Madison Equities and Pizzarotti Group filed a new building application yesterday to construct a 1,115-foot supertall skyscraper at 45 Broad Street in the heart of the Financial District. When finished, reportedly in 2018 (good luck with that), the tower will be the second tallest building in lower Manhattan after 1 WTC, and the sixth tallest in the city.
As detailed by the application, the tower will comprise 371,634 gross square-feet of floor area spread across 66 floors. Listed are 150 units, a bit less than the 245 condo-residences Pizzarotti CEO, Rance MacFarland said there would be earlier this year. Supposedly, the building will cater to “entry- and mid-level buyers” with relatively conservative prices of below $2,000 per square foot on average. To afford the maximum amount of residences with coveted views of the harbor and the skyline, apartments will begin on the 15th floor where they are configured at four-units per floor up to the 33rd level. Floors 35-51, 53,55 and 57 will have three units per floor and floors 52, 54, and 58 just two units. Floors 61 and 62 will host two duplex aeries and the uppermost residential floor, 62, will house a single full floor penthouse that will be the highest residence in hemisphere outside of Billionaires’ Row. Amenities on the lower, view-deprived floors will include a 60-foot indoor lap pool, a gym, a garden, a pet spa, a game room, bike room and other entertainment areas.
New York-based CetraRuddy are listed as the architects. The versatile firm is awash in projects of various scales and programs and are the architects behind some of the city’s most successful residential projects, such as One Madison, the Walker Tower, and the conversion of 443 Greenwich Street in Tribeca. Recently, CityRealty sat down with the firm’s co-founder, Nancy Ruddy to discuss the firm’s hands-on approach and the firm’s design flexibility which allows the property to inform the design rather than imposing any signature style. Renderings of 45 Broad unveiled earlier this year show a three-tiered glass spire adorned by vertical gold-colored accents. A mid-section of thatched latticework resolves the transition between the more slender lower levels and the wider cantilevering upper half. The tower culminates in an angled filigreed crown that is sure to be a prominent marker on the downtown skyline.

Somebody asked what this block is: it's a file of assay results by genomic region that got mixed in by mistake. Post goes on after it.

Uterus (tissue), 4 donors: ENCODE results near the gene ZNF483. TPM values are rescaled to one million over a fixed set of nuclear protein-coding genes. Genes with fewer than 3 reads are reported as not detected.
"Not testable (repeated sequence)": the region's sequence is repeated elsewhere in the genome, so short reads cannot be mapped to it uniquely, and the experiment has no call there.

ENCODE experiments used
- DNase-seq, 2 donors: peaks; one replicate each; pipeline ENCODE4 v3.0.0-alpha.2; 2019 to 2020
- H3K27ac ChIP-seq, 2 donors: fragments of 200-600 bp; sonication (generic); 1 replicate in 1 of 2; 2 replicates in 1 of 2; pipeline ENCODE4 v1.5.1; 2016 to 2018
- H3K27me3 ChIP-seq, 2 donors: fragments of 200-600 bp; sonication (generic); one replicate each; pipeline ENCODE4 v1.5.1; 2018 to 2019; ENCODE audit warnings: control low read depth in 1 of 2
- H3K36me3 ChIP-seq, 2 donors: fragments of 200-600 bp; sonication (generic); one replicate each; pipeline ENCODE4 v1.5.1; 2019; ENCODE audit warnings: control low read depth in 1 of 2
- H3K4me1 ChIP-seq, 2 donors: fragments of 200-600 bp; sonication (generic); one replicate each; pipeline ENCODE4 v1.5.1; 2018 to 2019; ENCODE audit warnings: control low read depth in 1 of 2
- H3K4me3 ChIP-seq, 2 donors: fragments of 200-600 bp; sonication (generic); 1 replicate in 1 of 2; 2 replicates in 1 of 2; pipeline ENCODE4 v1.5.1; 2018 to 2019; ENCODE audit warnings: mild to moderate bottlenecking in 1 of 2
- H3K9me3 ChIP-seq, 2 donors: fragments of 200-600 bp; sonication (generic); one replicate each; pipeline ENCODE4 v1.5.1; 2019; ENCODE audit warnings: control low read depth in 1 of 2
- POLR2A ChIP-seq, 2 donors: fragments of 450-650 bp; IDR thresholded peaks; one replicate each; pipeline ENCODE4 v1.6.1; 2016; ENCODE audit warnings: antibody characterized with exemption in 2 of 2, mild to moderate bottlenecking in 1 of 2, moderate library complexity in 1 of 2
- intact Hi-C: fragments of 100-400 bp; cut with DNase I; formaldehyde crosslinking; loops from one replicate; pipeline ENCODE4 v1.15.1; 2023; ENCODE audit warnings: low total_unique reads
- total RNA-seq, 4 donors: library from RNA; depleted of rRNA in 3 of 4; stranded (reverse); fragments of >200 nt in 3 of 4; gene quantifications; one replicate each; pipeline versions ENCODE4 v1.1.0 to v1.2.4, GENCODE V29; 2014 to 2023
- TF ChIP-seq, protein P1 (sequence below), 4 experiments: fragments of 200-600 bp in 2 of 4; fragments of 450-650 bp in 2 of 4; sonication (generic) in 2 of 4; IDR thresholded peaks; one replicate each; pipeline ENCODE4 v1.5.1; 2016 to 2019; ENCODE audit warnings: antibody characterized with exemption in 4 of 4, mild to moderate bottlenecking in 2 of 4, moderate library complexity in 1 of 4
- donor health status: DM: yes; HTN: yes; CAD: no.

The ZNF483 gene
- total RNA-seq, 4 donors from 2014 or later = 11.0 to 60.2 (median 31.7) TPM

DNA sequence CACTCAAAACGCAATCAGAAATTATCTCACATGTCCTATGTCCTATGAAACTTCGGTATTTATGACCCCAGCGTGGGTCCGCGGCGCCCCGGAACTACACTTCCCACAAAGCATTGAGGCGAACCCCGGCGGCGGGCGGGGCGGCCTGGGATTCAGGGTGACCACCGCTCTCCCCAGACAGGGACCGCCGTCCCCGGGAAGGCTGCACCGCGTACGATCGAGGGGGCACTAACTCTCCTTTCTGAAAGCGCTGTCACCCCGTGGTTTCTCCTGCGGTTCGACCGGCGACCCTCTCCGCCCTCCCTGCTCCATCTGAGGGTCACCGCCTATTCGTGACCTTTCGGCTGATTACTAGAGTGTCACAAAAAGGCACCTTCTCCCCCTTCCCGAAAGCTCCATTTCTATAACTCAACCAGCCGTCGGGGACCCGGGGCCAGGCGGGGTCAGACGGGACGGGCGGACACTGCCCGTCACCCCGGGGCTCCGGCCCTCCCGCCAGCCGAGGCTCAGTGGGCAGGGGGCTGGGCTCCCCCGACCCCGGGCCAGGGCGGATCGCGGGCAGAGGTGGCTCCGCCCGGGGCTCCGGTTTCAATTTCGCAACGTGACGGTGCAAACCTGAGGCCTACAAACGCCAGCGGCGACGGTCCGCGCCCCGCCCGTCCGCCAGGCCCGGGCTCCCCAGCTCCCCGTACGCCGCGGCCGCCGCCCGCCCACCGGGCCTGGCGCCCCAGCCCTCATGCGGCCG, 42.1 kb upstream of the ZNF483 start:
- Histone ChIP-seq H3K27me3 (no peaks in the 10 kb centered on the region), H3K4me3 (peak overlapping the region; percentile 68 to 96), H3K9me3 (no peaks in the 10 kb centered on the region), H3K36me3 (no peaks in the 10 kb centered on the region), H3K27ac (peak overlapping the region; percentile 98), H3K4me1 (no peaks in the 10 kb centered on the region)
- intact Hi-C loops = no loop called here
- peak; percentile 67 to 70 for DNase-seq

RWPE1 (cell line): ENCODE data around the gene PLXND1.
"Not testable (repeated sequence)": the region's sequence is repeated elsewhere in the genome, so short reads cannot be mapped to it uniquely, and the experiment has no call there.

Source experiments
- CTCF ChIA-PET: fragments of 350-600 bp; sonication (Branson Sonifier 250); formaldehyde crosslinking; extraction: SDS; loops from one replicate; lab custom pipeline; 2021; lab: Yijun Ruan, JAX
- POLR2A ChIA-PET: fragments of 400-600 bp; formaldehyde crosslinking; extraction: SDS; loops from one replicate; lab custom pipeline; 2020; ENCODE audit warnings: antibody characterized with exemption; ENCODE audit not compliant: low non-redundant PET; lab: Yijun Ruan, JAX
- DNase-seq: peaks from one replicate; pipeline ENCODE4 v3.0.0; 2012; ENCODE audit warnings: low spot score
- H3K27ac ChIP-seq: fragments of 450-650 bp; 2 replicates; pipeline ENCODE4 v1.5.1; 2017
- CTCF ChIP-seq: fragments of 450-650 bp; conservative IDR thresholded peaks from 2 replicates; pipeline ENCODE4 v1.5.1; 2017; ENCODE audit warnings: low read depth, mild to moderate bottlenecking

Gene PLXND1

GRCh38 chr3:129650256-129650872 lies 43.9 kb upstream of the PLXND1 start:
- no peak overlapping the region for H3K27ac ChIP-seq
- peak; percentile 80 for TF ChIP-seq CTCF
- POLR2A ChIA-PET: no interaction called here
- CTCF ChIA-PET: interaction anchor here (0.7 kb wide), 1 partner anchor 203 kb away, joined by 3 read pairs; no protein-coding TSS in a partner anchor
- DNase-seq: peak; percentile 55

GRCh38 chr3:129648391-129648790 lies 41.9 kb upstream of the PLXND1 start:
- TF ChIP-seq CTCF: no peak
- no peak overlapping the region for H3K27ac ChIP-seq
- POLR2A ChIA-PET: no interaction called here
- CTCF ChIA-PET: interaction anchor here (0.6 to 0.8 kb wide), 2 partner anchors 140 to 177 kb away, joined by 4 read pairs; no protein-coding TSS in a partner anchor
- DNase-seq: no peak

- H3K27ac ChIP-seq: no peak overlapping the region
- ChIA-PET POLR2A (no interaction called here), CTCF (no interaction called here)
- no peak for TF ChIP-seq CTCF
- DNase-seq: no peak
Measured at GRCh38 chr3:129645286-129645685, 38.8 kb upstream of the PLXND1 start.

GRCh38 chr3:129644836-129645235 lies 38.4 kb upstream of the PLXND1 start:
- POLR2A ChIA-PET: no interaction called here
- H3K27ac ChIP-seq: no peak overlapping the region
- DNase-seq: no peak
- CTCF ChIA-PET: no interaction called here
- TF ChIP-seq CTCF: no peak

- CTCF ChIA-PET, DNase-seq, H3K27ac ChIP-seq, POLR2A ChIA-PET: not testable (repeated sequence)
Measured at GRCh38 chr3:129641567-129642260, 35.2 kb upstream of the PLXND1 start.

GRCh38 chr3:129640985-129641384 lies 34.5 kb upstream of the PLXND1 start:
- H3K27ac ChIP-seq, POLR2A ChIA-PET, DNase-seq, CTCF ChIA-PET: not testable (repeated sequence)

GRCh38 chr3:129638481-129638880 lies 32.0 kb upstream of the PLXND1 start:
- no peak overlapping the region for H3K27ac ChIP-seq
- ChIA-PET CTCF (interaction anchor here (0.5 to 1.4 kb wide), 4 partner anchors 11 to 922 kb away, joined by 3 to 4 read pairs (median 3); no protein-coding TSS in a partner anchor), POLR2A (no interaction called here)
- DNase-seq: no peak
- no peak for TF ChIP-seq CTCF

The skyscraper is one of more than 20 supertall skyscrapers (+1,000-feet) in various stages of development for the city. In February, we reported that the team has wasted no time getting started with soil testing vehicles already present on the long vacant site.
View future listings for 45 Broad Street at CityRealty.
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Neighborhoods : Financial District